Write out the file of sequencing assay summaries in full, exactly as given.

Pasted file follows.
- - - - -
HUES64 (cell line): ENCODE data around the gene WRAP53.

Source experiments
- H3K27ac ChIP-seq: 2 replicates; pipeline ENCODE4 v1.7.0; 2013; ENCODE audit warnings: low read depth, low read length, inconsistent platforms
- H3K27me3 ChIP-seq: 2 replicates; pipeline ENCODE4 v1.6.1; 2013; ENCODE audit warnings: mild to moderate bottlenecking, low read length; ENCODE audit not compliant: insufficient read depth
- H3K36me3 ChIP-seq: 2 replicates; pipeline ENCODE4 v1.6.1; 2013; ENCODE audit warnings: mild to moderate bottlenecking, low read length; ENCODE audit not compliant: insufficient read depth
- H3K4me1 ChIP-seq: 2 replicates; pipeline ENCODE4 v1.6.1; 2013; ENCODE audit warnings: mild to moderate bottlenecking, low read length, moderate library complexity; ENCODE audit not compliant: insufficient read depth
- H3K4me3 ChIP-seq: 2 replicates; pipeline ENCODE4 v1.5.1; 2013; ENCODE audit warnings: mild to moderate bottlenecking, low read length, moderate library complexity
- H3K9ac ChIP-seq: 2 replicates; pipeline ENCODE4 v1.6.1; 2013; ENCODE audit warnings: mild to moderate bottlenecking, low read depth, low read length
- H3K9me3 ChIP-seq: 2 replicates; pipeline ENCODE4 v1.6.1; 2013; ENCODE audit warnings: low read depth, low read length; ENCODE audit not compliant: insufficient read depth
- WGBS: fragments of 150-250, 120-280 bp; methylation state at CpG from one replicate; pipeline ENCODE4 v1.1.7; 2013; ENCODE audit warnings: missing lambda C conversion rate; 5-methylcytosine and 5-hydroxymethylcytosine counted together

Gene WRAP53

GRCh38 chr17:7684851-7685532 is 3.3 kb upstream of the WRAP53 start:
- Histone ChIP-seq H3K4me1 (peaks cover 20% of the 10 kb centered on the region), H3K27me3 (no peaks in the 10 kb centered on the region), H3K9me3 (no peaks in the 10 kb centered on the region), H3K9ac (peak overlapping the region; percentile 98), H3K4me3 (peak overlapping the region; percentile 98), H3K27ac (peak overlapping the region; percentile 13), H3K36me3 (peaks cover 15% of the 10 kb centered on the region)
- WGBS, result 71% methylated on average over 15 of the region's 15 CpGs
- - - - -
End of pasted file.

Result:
HUES64 (cell line): ENCODE data around the gene WRAP53.

Source experiments
- H3K27ac ChIP-seq: 2 replicates; pipeline ENCODE4 v1.7.0; 2013; ENCODE audit warnings: low read depth, low read length, inconsistent platforms
- H3K27me3 ChIP-seq: 2 replicates; pipeline ENCODE4 v1.6.1; 2013; ENCODE audit warnings: mild to moderate bottlenecking, low read length; ENCODE audit not compliant: insufficient read depth
- H3K36me3 ChIP-seq: 2 replicates; pipeline ENCODE4 v1.6.1; 2013; ENCODE audit warnings: mild to moderate bottlenecking, low read length; ENCODE audit not compliant: insufficient read depth
- H3K4me1 ChIP-seq: 2 replicates; pipeline ENCODE4 v1.6.1; 2013; ENCODE audit warnings: mild to moderate bottlenecking, low read length, moderate library complexity; ENCODE audit not compliant: insufficient read depth
- H3K4me3 ChIP-seq: 2 replicates; pipeline ENCODE4 v1.5.1; 2013; ENCODE audit warnings: mild to moderate bottlenecking, low read length, moderate library complexity
- H3K9ac ChIP-seq: 2 replicates; pipeline ENCODE4 v1.6.1; 2013; ENCODE audit warnings: mild to moderate bottlenecking, low read depth, low read length
- H3K9me3 ChIP-seq: 2 replicates; pipeline ENCODE4 v1.6.1; 2013; ENCODE audit warnings: low read depth, low read length; ENCODE audit not compliant: insufficient read depth
- WGBS: fragments of 150-250, 120-280 bp; methylation state at CpG from one replicate; pipeline ENCODE4 v1.1.7; 2013; ENCODE audit warnings: missing lambda C conversion rate; 5-methylcytosine and 5-hydroxymethylcytosine counted together

Gene WRAP53

GRCh38 chr17:7684851-7685532 is 3.3 kb upstream of the WRAP53 start:
- Histone ChIP-seq H3K4me1 (peaks cover 20% of the 10 kb centered on the region), H3K27me3 (no peaks in the 10 kb centered on the region), H3K9me3 (no peaks in the 10 kb centered on the region), H3K9ac (peak overlapping the region; percentile 98), H3K4me3 (peak overlapping the region; percentile 98), H3K27ac (peak overlapping the region; percentile 13), H3K36me3 (peaks cover 15% of the 10 kb centered on the region)
- WGBS, result 71% methylated on average over 15 of the region's 15 CpGs